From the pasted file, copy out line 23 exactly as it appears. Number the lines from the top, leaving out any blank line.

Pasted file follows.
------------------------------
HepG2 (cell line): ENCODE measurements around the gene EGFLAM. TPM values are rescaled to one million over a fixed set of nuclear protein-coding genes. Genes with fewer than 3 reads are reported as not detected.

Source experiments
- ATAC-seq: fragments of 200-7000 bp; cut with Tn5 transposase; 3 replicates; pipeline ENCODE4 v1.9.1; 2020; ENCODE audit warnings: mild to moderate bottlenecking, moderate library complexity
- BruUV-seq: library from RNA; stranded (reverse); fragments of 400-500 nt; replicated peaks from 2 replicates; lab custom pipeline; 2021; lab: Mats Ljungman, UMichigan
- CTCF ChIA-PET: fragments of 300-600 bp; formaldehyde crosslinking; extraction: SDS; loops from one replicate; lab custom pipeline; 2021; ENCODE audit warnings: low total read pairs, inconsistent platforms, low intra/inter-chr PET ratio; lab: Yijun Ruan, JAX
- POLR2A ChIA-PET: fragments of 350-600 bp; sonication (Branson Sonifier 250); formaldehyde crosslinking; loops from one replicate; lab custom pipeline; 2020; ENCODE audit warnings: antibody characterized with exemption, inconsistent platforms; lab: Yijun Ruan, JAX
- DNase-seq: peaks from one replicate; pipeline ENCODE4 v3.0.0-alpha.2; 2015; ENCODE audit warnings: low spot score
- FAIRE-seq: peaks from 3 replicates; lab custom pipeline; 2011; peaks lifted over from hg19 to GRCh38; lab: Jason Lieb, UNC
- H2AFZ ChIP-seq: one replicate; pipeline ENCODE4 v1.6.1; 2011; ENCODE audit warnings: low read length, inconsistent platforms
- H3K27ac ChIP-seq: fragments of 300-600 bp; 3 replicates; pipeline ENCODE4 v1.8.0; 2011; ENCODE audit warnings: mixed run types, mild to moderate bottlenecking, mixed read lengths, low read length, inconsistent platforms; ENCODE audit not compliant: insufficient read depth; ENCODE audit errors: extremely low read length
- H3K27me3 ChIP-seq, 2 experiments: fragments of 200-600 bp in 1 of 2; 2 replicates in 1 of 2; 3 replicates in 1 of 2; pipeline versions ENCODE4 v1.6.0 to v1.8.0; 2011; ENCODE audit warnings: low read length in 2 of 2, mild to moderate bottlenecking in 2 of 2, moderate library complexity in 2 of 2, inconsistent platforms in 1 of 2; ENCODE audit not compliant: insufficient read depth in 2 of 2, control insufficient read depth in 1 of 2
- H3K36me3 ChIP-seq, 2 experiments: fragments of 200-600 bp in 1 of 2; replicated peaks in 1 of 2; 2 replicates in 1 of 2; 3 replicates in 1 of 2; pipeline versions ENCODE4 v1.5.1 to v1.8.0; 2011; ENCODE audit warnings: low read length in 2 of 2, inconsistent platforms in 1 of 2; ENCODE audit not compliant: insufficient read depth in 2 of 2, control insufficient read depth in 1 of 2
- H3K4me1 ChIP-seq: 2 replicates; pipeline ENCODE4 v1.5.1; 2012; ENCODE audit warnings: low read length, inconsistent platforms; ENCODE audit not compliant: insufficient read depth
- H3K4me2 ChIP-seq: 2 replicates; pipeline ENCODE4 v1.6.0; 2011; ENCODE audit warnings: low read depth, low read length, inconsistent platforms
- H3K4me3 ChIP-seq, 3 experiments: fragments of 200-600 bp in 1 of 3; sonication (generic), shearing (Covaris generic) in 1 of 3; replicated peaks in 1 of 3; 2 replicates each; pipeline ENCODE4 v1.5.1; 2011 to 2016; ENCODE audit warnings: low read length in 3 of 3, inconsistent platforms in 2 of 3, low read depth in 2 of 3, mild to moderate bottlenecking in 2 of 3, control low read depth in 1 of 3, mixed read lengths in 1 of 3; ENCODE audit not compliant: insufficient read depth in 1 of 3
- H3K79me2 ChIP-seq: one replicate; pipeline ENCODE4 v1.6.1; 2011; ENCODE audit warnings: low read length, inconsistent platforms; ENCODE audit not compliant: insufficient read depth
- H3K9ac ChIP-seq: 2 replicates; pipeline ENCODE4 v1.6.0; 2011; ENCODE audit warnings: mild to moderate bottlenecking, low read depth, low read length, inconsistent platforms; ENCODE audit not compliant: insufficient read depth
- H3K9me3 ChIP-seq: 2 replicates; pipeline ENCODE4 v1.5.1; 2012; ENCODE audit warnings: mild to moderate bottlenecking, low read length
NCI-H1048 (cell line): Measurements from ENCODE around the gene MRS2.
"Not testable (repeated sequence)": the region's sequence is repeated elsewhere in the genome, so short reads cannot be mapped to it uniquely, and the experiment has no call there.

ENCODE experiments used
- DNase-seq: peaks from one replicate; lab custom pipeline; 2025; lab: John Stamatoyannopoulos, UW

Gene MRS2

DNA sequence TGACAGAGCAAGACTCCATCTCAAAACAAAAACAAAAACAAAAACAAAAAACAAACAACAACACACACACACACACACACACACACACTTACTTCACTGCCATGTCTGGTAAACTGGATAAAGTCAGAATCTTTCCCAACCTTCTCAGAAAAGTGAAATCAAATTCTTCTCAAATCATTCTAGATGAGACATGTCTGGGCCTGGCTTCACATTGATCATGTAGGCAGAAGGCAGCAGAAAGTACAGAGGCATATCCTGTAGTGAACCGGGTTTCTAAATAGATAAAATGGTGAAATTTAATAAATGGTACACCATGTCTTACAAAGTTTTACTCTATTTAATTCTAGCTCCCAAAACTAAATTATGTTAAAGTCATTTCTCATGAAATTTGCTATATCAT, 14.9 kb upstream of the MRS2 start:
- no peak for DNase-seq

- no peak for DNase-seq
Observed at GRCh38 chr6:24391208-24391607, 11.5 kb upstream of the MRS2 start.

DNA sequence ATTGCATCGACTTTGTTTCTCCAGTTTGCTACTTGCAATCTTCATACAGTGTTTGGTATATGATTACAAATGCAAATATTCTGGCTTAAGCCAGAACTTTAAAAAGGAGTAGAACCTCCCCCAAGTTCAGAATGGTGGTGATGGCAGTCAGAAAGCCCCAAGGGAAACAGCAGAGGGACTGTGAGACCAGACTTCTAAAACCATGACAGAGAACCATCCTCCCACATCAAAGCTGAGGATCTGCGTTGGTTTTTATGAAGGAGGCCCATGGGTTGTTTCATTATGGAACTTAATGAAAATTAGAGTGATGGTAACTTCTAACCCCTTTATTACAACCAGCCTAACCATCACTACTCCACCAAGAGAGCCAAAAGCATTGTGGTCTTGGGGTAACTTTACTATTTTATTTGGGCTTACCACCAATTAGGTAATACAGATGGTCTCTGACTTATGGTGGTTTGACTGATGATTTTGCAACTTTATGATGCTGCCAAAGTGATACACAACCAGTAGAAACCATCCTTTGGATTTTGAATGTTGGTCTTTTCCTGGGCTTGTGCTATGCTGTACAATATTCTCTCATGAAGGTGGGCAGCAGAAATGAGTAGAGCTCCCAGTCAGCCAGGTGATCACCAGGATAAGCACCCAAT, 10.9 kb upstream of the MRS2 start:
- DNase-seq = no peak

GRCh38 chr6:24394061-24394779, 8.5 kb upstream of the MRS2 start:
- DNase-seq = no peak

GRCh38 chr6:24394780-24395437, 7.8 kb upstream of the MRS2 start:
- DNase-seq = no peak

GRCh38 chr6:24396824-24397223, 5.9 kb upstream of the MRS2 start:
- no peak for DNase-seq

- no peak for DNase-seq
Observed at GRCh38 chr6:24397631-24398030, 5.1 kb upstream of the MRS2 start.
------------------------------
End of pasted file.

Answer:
Gene MRS2